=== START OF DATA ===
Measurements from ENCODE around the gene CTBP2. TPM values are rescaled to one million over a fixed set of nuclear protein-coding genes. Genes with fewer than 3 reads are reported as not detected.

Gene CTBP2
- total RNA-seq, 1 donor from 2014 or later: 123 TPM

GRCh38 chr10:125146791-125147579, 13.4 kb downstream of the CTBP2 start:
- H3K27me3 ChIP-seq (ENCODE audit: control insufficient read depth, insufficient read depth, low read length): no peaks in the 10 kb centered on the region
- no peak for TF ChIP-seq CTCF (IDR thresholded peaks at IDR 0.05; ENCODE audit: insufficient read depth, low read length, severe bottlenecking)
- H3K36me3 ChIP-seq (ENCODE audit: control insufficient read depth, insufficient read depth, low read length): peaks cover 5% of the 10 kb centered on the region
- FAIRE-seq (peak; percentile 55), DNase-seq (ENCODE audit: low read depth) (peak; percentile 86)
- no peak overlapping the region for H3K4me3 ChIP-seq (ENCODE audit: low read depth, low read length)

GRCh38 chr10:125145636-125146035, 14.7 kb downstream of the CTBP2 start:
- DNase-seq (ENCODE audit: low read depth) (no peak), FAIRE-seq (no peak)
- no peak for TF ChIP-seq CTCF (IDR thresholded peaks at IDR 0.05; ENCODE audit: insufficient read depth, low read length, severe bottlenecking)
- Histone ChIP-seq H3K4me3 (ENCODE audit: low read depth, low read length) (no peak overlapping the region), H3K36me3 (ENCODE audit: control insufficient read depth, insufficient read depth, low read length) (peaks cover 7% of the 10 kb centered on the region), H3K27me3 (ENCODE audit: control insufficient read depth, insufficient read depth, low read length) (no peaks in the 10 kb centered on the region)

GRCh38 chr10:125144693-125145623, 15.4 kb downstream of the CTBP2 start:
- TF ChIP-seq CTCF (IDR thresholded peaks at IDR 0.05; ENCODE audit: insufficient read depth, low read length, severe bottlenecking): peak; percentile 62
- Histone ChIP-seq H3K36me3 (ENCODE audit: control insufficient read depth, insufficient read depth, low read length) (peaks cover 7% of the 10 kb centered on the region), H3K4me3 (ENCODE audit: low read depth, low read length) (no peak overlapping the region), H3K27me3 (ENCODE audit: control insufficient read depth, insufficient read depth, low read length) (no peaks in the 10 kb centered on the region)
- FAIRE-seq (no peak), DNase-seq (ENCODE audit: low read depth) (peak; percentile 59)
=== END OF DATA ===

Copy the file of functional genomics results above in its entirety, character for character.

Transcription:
Measurements from ENCODE around the gene CTBP2. TPM values are rescaled to one million over a fixed set of nuclear protein-coding genes. Genes with fewer than 3 reads are reported as not detected.

Gene CTBP2
- total RNA-seq, 1 donor from 2014 or later: 123 TPM

GRCh38 chr10:125146791-125147579, 13.4 kb downstream of the CTBP2 start:
- H3K27me3 ChIP-seq (ENCODE audit: control insufficient read depth, insufficient read depth, low read length): no peaks in the 10 kb centered on the region
- no peak for TF ChIP-seq CTCF (IDR thresholded peaks at IDR 0.05; ENCODE audit: insufficient read depth, low read length, severe bottlenecking)
- H3K36me3 ChIP-seq (ENCODE audit: control insufficient read depth, insufficient read depth, low read length): peaks cover 5% of the 10 kb centered on the region
- FAIRE-seq (peak; percentile 55), DNase-seq (ENCODE audit: low read depth) (peak; percentile 86)
- no peak overlapping the region for H3K4me3 ChIP-seq (ENCODE audit: low read depth, low read length)

GRCh38 chr10:125145636-125146035, 14.7 kb downstream of the CTBP2 start:
- DNase-seq (ENCODE audit: low read depth) (no peak), FAIRE-seq (no peak)
- no peak for TF ChIP-seq CTCF (IDR thresholded peaks at IDR 0.05; ENCODE audit: insufficient read depth, low read length, severe bottlenecking)
- Histone ChIP-seq H3K4me3 (ENCODE audit: low read depth, low read length) (no peak overlapping the region), H3K36me3 (ENCODE audit: control insufficient read depth, insufficient read depth, low read length) (peaks cover 7% of the 10 kb centered on the region), H3K27me3 (ENCODE audit: control insufficient read depth, insufficient read depth, low read length) (no peaks in the 10 kb centered on the region)

GRCh38 chr10:125144693-125145623, 15.4 kb downstream of the CTBP2 start:
- TF ChIP-seq CTCF (IDR thresholded peaks at IDR 0.05; ENCODE audit: insufficient read depth, low read length, severe bottlenecking): peak; percentile 62
- Histone ChIP-seq H3K36me3 (ENCODE audit: control insufficient read depth, insufficient read depth, low read length) (peaks cover 7% of the 10 kb centered on the region), H3K4me3 (ENCODE audit: low read depth, low read length) (no peak overlapping the region), H3K27me3 (ENCODE audit: control insufficient read depth, insufficient read depth, low read length) (no peaks in the 10 kb centered on the region)
- FAIRE-seq (no peak), DNase-seq (ENCODE audit: low read depth) (peak; percentile 59)